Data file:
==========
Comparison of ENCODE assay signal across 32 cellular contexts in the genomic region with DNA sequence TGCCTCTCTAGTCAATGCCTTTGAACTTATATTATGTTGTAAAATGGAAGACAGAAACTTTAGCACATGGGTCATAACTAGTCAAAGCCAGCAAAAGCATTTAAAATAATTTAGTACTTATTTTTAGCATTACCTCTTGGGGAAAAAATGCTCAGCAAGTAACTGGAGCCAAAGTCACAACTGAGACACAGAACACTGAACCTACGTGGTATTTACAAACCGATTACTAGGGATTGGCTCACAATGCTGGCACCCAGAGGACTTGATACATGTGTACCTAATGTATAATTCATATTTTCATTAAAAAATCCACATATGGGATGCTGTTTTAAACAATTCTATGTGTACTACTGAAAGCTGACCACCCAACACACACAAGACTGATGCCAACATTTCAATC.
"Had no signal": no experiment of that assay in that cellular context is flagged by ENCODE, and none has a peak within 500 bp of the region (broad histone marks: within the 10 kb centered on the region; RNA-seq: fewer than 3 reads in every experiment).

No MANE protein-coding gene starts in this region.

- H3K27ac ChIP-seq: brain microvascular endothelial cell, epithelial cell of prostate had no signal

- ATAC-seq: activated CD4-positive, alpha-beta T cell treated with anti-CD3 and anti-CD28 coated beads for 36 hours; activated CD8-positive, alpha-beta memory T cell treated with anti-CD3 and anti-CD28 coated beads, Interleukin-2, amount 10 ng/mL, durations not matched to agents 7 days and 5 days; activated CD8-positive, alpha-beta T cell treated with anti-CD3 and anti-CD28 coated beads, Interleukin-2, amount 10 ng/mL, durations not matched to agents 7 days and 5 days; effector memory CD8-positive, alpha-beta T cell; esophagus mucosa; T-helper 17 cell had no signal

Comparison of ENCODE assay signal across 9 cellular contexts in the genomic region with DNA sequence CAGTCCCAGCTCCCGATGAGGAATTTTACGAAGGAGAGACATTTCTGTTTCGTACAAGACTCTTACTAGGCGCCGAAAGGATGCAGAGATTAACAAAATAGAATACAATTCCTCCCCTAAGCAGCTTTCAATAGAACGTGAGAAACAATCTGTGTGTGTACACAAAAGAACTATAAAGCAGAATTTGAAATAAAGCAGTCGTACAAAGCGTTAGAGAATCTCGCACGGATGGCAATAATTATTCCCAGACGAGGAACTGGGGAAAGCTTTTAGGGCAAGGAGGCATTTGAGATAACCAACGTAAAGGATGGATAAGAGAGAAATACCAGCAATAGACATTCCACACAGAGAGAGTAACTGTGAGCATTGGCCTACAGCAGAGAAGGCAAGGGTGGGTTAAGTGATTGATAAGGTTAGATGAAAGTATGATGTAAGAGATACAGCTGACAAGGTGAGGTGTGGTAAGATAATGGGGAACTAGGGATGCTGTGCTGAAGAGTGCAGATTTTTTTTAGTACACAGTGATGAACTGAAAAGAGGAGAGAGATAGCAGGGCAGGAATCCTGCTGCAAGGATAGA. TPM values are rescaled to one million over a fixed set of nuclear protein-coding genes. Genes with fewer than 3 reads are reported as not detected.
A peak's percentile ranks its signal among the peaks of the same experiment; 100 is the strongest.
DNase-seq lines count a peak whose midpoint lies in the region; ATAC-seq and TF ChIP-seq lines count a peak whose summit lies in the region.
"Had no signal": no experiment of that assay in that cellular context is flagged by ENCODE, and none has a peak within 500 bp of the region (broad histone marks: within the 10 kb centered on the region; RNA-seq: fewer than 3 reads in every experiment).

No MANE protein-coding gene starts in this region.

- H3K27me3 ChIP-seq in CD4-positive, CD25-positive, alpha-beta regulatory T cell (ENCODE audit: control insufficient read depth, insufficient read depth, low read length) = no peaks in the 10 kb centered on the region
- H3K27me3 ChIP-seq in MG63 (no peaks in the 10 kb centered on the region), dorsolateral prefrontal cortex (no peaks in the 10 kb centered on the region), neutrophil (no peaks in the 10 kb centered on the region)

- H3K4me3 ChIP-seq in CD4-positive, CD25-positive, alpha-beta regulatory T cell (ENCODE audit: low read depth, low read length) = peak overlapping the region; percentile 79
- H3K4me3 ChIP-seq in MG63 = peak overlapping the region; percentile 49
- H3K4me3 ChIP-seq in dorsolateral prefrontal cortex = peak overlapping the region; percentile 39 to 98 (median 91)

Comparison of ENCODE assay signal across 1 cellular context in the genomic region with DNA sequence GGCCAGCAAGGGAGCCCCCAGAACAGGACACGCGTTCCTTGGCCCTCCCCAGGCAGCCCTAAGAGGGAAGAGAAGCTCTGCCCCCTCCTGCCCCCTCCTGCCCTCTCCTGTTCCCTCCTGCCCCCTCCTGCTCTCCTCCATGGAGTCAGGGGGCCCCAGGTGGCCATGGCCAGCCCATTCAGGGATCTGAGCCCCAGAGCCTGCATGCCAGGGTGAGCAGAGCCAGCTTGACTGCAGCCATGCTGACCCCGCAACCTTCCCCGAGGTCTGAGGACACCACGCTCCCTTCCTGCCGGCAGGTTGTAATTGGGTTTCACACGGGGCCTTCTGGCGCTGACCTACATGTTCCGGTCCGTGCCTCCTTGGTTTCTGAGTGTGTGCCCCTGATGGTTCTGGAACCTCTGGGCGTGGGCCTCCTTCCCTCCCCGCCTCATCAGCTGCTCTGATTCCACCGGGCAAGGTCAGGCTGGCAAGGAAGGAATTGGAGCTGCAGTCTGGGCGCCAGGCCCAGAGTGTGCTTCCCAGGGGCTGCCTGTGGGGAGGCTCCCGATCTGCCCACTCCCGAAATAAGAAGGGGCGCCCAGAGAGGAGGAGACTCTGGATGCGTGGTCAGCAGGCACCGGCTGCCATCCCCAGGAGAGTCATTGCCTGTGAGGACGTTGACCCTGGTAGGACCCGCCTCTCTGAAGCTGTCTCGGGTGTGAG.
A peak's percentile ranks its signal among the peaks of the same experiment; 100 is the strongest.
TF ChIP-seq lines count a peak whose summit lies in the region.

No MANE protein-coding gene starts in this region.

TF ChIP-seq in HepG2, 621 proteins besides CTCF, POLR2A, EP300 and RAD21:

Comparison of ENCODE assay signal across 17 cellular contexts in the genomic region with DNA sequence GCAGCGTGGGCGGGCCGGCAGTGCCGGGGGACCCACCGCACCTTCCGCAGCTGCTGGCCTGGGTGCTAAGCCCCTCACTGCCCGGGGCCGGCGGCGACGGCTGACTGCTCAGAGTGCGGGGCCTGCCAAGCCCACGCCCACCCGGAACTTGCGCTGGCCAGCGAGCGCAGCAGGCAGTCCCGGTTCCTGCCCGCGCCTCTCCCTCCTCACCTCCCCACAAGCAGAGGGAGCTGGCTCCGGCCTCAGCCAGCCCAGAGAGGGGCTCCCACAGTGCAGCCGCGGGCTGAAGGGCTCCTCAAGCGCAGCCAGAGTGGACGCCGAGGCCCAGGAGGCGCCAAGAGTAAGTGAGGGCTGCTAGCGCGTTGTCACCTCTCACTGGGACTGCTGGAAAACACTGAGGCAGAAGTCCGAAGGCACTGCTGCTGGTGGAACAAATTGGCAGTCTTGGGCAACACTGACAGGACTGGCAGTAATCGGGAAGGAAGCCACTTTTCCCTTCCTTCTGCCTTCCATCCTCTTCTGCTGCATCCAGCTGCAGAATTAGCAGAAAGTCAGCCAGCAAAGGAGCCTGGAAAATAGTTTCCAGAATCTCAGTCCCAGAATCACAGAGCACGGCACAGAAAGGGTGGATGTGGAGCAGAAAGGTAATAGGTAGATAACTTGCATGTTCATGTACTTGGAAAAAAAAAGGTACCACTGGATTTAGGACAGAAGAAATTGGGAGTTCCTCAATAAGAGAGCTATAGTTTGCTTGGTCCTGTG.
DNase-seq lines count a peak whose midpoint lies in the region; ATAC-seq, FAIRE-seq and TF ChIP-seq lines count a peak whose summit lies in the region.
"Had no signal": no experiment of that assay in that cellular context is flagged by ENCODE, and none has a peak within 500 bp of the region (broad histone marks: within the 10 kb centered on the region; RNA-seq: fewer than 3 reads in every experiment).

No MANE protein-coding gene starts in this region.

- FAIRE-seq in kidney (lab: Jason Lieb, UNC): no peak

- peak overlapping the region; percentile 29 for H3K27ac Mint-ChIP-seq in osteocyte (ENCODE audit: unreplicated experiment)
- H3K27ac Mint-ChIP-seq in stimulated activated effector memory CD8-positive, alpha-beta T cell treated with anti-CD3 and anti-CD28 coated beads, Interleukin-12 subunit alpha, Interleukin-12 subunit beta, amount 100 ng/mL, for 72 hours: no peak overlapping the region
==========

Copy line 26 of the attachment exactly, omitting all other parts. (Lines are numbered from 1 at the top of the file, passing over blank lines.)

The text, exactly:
- peak overlapping the region; percentile 29 for H3K27ac Mint-ChIP-seq in osteocyte (ENCODE audit: unreplicated experiment)